Michael Huseby, who resigned his seven-year CFO post at Cablevision Systems last June, has landed in another finance hot seat, at transformation-minded bookseller Barnes & Noble.
Huseby took over on March 13 from interim CFO Allen Lindstrom, who took the post when previous finance chief Joseph Lombardi unexpectedly resigned last October. Huseby was already in the job market, having been the first of six high-ranking executives to quit Cablevision in the second half of 2011 and early 2012.
In an interview with CFO, Huseby said he was attracted to a company with clear challenges and opportunities. He noted that Barnes & Nobles is a rare retailer that continues to be quite profitable and is growing, albeit partly on the back of last year’s bankruptcy and store closings by rival Borders. “But the company is making a transition in a big way to the digital world and digital delivery of its products,” he said. “That’s exactly what I wanted to do.”
Not that he necessarily wanted to do it at a public company. During the months after his mutually agreed-upon departure from Cablevision on July 1, 2011, the completion date for the company’s spin-off of AMC Networks, Huseby said he mostly looked at private-equity opportunities. “Honestly, having been a public-company CFO several times, I told recruiters, as well as my family and friends, that I’d do it again only if I found the right partners, meaning the CEO and management team, the board, and the strategy. And Barnes & Noble had all that.”
If Barnes & Noble was the right place for Huseby, he was likely the right person for the company, which has been proactive in acquiring and divesting businesses for much of the past 20 years. The latest round of reviews on key strategies began in January, after the company reported lower-than-expected sales for its Nook line of e-reader devices and e-books. Huseby, meanwhile, had successfully spun off several Cablevision subsidiaries, and in 2002, as CFO of AT&T Broadband, he orchestrated that company’s merger with Comcast.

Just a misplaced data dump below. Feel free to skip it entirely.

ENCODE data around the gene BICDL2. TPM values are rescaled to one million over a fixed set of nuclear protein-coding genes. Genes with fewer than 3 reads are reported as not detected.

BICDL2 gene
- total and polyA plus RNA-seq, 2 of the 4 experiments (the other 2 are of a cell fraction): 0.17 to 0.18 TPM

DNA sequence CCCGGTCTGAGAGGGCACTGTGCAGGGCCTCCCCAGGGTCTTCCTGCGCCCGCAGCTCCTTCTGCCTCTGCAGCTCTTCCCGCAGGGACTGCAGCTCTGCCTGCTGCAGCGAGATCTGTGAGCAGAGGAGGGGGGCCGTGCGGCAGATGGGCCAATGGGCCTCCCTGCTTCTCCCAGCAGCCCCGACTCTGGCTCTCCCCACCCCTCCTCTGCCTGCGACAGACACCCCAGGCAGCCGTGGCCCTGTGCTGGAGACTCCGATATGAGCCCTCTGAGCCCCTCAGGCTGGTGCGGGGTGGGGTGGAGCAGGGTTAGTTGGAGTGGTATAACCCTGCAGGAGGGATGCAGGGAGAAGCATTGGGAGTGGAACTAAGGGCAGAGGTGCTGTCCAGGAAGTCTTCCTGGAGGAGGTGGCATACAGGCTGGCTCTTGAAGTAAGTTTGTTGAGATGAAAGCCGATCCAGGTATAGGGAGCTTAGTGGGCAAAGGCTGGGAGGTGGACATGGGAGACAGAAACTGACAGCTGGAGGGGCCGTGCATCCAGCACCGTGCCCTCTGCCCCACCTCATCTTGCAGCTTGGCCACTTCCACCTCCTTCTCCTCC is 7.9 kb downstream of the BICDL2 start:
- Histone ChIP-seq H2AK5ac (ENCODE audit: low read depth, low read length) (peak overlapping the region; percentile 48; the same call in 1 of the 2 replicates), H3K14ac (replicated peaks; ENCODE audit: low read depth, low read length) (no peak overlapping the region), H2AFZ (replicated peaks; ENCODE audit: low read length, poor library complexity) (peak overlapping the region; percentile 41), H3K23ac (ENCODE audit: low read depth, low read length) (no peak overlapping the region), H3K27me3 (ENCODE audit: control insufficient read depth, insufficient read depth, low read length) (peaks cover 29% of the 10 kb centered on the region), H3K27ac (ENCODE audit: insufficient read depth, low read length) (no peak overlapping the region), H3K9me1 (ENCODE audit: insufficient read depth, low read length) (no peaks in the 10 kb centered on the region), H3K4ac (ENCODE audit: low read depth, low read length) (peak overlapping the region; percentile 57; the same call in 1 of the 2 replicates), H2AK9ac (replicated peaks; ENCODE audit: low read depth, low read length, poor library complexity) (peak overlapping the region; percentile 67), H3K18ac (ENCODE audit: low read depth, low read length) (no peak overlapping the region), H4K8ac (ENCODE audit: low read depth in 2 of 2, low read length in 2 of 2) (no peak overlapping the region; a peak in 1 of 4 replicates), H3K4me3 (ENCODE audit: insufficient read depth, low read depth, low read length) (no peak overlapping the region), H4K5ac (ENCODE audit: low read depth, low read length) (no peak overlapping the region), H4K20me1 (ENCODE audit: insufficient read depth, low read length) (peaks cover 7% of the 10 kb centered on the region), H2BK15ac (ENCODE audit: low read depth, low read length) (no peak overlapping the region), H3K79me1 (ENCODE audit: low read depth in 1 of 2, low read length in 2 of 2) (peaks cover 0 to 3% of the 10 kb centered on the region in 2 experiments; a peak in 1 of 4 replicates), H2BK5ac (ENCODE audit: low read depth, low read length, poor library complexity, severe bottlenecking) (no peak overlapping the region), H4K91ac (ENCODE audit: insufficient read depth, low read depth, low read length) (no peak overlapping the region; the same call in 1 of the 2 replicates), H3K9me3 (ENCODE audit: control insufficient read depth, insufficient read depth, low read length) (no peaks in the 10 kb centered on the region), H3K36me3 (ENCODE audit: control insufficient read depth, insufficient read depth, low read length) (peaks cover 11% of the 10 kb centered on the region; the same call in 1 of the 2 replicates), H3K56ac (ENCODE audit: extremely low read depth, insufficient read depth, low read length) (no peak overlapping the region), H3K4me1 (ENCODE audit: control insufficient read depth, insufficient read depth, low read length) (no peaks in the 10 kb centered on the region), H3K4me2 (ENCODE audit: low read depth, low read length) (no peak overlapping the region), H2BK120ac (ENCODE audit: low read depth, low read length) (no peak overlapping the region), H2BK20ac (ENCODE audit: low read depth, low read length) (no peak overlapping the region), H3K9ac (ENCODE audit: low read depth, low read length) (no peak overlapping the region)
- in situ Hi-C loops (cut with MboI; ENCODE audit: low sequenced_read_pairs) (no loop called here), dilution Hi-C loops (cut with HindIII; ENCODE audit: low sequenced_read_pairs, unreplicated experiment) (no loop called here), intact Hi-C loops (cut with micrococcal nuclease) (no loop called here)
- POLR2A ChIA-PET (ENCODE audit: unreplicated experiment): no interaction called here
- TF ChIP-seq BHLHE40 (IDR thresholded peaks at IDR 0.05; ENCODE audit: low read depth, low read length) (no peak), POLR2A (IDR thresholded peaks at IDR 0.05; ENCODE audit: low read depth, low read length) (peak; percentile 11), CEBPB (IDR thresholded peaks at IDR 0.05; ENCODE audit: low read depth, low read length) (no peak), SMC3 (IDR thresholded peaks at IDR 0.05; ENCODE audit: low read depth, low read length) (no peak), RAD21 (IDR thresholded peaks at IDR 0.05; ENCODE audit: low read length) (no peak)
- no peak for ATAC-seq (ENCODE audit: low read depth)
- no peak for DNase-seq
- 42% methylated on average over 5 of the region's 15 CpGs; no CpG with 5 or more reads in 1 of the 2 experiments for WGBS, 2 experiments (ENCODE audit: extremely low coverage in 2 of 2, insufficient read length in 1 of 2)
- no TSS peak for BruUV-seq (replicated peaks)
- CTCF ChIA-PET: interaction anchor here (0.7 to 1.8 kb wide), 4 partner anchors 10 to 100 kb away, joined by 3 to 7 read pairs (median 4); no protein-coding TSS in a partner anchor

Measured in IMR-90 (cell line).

Huseby declined to talk about his plans for the company. But a CFO with extensive experience in such dealings may be particularly appealing to Barnes & Noble given that executing its strategy for repositioning may require some sophistication.
“It’s tricky,” says Morningstar analyst Peter Wahlstrom. “Nook is part of the Barnes & Noble platform, and vice versa. The company has been using the Nook to create a deeper relationship with its customers. If you spin that business out on its own without ties to B&N, value would be destroyed. Instead I think they’ll be looking to create a special-purpose vehicle supported by side-pocket investors who would get a portion of the profits.”
That direction is suggested, the analyst says, by a statement in the company’s press release announcing Huseby’s appointment that a key duty for him will be “optimizing the company’s capital structure.” Under an SPV arrangement, Barnes & Noble would be a partner of the SPV while likely lessening the bookseller’s growth-related risk by taking the Nook assets off its balance sheet.